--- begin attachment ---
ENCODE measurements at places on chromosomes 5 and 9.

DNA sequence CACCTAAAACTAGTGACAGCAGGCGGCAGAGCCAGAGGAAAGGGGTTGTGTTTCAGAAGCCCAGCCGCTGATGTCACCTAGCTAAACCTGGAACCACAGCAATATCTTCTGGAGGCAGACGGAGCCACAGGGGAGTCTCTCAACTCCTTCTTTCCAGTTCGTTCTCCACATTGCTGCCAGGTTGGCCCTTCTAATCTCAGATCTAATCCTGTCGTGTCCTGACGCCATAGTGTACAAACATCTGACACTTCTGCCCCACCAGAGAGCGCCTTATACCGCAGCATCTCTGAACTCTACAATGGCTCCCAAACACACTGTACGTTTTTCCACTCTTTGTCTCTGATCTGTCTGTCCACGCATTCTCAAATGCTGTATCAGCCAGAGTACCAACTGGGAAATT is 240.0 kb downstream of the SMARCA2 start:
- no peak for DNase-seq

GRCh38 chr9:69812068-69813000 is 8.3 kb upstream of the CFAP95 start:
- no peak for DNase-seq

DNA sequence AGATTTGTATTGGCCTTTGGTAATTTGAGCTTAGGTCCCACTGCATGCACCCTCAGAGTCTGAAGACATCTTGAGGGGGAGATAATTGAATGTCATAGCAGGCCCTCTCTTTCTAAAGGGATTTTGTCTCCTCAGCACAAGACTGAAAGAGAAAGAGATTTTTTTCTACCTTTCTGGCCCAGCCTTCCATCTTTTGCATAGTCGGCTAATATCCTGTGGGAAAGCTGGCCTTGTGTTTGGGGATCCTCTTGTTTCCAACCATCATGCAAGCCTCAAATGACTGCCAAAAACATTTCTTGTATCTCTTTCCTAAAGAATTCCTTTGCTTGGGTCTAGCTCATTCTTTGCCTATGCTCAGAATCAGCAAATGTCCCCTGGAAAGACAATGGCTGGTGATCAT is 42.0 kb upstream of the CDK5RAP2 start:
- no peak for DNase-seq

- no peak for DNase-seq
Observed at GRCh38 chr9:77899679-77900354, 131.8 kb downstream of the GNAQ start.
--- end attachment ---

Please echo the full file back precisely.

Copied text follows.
ENCODE measurements at places on chromosomes 5 and 9.

DNA sequence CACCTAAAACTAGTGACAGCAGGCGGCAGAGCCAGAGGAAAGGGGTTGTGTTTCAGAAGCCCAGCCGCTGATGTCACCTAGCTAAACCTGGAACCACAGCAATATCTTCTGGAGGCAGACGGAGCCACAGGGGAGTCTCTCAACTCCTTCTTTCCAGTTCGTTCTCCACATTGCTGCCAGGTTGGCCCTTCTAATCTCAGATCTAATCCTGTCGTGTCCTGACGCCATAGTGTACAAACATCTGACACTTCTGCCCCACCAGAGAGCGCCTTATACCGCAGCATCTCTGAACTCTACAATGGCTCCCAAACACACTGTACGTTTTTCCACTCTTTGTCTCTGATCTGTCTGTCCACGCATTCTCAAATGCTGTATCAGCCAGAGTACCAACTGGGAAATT is 240.0 kb downstream of the SMARCA2 start:
- no peak for DNase-seq

GRCh38 chr9:69812068-69813000 is 8.3 kb upstream of the CFAP95 start:
- no peak for DNase-seq

DNA sequence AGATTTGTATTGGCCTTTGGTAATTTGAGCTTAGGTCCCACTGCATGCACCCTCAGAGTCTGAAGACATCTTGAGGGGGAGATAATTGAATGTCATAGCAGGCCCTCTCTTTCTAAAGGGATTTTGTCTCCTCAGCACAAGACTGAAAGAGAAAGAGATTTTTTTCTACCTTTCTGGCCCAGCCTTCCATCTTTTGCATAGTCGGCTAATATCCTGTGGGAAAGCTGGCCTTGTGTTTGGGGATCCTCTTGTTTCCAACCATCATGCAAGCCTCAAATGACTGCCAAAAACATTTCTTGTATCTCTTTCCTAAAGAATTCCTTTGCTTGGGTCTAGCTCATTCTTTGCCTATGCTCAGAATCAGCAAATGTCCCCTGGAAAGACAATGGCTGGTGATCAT is 42.0 kb upstream of the CDK5RAP2 start:
- no peak for DNase-seq

- no peak for DNase-seq
Observed at GRCh38 chr9:77899679-77900354, 131.8 kb downstream of the GNAQ start.